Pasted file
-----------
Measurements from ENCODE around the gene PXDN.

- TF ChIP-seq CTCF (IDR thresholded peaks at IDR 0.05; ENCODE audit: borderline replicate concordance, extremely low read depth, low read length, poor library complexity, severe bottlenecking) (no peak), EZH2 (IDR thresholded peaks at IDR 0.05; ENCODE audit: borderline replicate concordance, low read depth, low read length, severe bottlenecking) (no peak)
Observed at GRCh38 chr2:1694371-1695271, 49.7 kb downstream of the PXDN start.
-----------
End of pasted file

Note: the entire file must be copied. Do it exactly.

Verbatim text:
Measurements from ENCODE around the gene PXDN.

- TF ChIP-seq CTCF (IDR thresholded peaks at IDR 0.05; ENCODE audit: borderline replicate concordance, extremely low read depth, low read length, poor library complexity, severe bottlenecking) (no peak), EZH2 (IDR thresholded peaks at IDR 0.05; ENCODE audit: borderline replicate concordance, low read depth, low read length, severe bottlenecking) (no peak)
Observed at GRCh38 chr2:1694371-1695271, 49.7 kb downstream of the PXDN start.